Mr. Bannon told a colleague in multiple conversations during the presidential campaign that he knew Mr. Trump was an “imperfect vessel” for the revolution he had in mind. But the upstart candidate and the media entrepreneur bonded anyway.
In August 2015, Mr. Bannon told Ms. Jones in an email that he had turned Breitbart, where employees called certain political stories “Bannon Specials,” into “Trump Central” and joked that he was the candidate’s hidden “campaign manager.” He hosted Mr. Trump for friendly radio interviews and offered tactful coaching. This August, with the Trump campaign foundering, Mr. Bannon took over as chief executive.
I want to go back to Trump, back to the National Memo and over to @LOLGOP and George Lakoff. “Trump,” wrote @LOLGOP in explanation of a Lakoffian look at Trump, “can’t quote William F. Buckley and likely prefers Barry Manilow to Barry Goldwater, but he may be the most brazen 'Strict Father' candidate ever. His fixation on 'winning' and dominating his opponents reinforces the hierarchical nature of conservative thought. His vile preening may have repulsed your 'Nurturant Parent' brain but it offered his voters 'self-respect, authority, and the possibility of power.'… Lakoff laid out how Trump’s bullying bombast appealed to Evangelicals, Pragmatic Conservatives and Laissez-faire Free Marketeers. He saw Trump exploiting elements of the conservative worldview– including the 'country as person metaphor' and simplistic 'direct causation'– that the right has spent hundreds of millions of dollars nurturing.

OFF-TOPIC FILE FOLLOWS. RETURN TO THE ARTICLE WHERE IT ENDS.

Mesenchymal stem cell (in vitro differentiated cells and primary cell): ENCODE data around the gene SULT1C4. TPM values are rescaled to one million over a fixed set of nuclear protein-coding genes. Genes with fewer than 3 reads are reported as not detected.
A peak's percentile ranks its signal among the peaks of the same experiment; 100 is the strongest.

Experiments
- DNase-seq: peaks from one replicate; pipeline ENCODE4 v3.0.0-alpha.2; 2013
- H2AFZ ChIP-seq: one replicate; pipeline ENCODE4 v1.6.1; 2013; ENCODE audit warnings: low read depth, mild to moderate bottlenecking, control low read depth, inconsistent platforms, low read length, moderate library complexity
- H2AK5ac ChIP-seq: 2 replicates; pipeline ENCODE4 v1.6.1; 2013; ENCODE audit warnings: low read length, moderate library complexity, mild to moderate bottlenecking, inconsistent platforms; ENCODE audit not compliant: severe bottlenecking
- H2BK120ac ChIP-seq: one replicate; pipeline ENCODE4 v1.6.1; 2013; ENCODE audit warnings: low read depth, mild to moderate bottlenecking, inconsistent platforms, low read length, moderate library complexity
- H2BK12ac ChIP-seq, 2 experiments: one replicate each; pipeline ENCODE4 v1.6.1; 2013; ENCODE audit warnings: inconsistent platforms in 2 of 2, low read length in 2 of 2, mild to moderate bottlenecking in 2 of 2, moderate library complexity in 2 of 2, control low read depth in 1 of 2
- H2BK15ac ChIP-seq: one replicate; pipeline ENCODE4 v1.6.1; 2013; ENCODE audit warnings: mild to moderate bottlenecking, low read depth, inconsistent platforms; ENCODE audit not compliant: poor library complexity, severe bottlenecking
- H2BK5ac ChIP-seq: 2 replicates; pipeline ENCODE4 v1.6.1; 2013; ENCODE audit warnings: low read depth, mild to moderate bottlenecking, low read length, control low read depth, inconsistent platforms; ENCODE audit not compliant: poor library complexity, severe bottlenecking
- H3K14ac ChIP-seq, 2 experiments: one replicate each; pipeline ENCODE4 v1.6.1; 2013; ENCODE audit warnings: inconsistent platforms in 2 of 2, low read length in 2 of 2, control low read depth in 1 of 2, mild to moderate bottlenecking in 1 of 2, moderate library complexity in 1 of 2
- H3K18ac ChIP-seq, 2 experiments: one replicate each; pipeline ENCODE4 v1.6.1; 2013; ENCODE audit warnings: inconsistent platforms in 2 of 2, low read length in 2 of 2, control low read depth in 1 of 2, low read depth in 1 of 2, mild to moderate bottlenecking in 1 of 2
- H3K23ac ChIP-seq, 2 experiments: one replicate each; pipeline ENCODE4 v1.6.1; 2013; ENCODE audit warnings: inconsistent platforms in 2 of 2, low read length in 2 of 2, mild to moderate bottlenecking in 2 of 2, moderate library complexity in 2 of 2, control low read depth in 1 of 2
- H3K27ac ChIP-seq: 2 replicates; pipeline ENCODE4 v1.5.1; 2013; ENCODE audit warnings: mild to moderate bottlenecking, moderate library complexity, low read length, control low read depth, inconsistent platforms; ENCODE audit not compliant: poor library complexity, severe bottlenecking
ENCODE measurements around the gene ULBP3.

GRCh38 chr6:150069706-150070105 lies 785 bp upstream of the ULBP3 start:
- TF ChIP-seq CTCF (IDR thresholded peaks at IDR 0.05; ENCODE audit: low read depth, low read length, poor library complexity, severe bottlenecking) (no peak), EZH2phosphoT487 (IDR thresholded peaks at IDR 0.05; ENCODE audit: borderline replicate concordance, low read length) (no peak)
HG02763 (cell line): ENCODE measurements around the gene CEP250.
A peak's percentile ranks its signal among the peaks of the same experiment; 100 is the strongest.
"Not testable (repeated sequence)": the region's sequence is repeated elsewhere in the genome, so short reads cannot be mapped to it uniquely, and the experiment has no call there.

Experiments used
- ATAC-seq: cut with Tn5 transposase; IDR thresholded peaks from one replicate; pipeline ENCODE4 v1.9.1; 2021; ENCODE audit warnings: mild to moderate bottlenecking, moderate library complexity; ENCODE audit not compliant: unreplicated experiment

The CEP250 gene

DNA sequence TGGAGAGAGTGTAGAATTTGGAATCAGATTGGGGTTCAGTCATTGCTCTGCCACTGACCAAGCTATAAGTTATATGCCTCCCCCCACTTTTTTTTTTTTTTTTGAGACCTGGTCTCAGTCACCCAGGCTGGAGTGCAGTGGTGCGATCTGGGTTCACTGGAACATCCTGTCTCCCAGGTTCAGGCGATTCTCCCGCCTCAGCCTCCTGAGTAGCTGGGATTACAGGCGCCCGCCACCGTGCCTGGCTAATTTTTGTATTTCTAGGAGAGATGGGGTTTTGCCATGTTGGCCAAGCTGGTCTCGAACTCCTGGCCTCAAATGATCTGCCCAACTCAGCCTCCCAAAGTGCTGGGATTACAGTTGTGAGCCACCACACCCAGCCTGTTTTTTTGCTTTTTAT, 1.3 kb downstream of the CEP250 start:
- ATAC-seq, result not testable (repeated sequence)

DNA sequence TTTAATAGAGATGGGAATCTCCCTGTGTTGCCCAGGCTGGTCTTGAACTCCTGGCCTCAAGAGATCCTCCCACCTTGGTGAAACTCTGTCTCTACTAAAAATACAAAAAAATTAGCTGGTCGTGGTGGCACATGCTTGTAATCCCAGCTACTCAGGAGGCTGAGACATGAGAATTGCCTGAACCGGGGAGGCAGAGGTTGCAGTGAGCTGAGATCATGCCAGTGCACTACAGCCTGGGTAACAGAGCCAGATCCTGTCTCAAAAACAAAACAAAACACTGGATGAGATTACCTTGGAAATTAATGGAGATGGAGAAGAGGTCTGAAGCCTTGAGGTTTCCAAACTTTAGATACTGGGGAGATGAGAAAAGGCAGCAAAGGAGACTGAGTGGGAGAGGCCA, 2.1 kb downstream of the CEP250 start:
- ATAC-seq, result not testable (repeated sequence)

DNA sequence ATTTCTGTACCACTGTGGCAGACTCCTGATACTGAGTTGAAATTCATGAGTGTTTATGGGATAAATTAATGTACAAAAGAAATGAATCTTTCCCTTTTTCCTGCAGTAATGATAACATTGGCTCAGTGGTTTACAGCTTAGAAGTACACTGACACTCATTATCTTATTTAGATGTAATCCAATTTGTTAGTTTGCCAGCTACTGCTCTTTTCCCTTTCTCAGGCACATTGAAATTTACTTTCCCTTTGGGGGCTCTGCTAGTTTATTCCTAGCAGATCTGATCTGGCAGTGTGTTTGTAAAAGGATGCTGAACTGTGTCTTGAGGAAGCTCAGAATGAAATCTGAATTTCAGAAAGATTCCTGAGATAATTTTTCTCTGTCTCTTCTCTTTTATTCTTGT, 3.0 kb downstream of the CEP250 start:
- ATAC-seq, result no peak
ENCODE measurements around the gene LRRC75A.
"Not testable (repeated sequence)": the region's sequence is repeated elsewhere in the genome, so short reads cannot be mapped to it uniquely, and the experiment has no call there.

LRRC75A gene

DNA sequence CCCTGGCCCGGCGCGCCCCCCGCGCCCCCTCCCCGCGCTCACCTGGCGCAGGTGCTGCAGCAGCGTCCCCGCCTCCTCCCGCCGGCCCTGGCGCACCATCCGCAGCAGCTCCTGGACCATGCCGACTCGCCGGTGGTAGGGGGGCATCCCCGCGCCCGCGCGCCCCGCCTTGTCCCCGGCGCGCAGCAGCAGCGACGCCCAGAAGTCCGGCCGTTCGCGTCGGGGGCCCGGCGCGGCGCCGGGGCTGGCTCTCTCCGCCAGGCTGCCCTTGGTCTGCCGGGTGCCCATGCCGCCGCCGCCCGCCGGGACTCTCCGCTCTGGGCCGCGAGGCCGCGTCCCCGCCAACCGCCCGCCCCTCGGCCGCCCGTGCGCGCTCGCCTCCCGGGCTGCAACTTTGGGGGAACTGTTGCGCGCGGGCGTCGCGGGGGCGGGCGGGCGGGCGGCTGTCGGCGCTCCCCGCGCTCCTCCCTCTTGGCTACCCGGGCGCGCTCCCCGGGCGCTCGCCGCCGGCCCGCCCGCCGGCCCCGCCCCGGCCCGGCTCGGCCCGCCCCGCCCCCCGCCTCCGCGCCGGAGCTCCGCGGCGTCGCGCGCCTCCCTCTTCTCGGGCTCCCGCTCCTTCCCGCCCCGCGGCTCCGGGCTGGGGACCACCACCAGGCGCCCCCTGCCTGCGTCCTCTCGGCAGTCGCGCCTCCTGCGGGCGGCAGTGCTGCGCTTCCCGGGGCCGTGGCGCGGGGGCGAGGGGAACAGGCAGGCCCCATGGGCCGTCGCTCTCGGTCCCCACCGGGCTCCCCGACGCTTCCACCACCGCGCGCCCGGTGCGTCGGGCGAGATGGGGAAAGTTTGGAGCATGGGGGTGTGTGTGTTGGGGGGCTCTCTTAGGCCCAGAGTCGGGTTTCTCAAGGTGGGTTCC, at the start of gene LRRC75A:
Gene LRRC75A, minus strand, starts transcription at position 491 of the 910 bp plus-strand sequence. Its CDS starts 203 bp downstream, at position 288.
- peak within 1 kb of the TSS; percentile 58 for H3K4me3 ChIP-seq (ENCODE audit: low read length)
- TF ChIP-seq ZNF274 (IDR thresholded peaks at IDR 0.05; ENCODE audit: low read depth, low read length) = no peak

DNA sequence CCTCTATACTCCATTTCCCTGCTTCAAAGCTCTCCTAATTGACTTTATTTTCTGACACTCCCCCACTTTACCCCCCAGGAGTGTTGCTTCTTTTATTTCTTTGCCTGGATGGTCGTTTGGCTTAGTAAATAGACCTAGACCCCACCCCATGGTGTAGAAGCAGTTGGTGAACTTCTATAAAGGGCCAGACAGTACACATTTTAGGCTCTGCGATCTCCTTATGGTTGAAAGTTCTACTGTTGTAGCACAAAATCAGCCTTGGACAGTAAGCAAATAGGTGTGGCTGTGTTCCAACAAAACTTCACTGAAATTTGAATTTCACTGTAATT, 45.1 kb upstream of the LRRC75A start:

In addition to his mastery of the broad strokes of the right-wing politics of dominance, Trump’s decades of experience selling crap taught him how to use your brain against you, including repetition, framing like “Crooked” Hillary, and “truthful hyperbole.”
Lakoff also explained how Trump could win over people who had voted for Barrack Obama, despite being a birther who represented the exact opposite of Obama’s nuanced, systemic thinking.
“Many union members are strict fathers at home or in their private life,” he wrote. “They believe in ‘traditional family values’– a conservative code word– and they may identify with winners.”
This brain scientist’s insights into American politics first came into vogue during the George W. Bush era, when he pointed out that approaching voters as logical issue-weighing machines gave Republicans– who employ the same marketing techniques that sell cars and timeshares– a huge advantage.